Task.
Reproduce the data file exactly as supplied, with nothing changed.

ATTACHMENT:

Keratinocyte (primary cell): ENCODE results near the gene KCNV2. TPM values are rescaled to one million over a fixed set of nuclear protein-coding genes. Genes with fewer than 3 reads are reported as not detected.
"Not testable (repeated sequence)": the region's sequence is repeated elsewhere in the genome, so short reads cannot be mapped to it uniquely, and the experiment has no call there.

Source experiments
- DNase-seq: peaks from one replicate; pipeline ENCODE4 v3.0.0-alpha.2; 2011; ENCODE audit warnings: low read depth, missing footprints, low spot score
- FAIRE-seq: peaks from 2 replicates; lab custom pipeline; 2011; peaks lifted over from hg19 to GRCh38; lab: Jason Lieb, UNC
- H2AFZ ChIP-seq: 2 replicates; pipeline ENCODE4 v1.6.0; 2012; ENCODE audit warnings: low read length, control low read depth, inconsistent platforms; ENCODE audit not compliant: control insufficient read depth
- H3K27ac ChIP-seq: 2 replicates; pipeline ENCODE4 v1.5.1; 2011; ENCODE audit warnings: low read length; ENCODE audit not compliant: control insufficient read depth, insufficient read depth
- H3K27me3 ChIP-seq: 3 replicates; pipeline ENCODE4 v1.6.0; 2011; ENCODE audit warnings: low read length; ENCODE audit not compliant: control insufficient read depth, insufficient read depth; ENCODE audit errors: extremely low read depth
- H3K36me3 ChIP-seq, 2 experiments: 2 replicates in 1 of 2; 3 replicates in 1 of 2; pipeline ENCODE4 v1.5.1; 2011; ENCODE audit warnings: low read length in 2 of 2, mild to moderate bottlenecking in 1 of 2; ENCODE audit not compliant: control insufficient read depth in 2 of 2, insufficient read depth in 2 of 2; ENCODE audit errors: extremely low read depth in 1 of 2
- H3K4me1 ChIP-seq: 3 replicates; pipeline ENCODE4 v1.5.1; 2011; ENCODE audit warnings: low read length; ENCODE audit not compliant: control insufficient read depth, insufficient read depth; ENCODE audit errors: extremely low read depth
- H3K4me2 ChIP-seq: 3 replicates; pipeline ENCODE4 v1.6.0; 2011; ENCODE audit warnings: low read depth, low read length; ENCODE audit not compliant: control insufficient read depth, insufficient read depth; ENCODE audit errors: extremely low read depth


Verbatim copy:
Keratinocyte (primary cell): ENCODE results near the gene KCNV2. TPM values are rescaled to one million over a fixed set of nuclear protein-coding genes. Genes with fewer than 3 reads are reported as not detected.
"Not testable (repeated sequence)": the region's sequence is repeated elsewhere in the genome, so short reads cannot be mapped to it uniquely, and the experiment has no call there.

Source experiments
- DNase-seq: peaks from one replicate; pipeline ENCODE4 v3.0.0-alpha.2; 2011; ENCODE audit warnings: low read depth, missing footprints, low spot score
- FAIRE-seq: peaks from 2 replicates; lab custom pipeline; 2011; peaks lifted over from hg19 to GRCh38; lab: Jason Lieb, UNC
- H2AFZ ChIP-seq: 2 replicates; pipeline ENCODE4 v1.6.0; 2012; ENCODE audit warnings: low read length, control low read depth, inconsistent platforms; ENCODE audit not compliant: control insufficient read depth
- H3K27ac ChIP-seq: 2 replicates; pipeline ENCODE4 v1.5.1; 2011; ENCODE audit warnings: low read length; ENCODE audit not compliant: control insufficient read depth, insufficient read depth
- H3K27me3 ChIP-seq: 3 replicates; pipeline ENCODE4 v1.6.0; 2011; ENCODE audit warnings: low read length; ENCODE audit not compliant: control insufficient read depth, insufficient read depth; ENCODE audit errors: extremely low read depth
- H3K36me3 ChIP-seq, 2 experiments: 2 replicates in 1 of 2; 3 replicates in 1 of 2; pipeline ENCODE4 v1.5.1; 2011; ENCODE audit warnings: low read length in 2 of 2, mild to moderate bottlenecking in 1 of 2; ENCODE audit not compliant: control insufficient read depth in 2 of 2, insufficient read depth in 2 of 2; ENCODE audit errors: extremely low read depth in 1 of 2
- H3K4me1 ChIP-seq: 3 replicates; pipeline ENCODE4 v1.5.1; 2011; ENCODE audit warnings: low read length; ENCODE audit not compliant: control insufficient read depth, insufficient read depth; ENCODE audit errors: extremely low read depth
- H3K4me2 ChIP-seq: 3 replicates; pipeline ENCODE4 v1.6.0; 2011; ENCODE audit warnings: low read depth, low read length; ENCODE audit not compliant: control insufficient read depth, insufficient read depth; ENCODE audit errors: extremely low read depth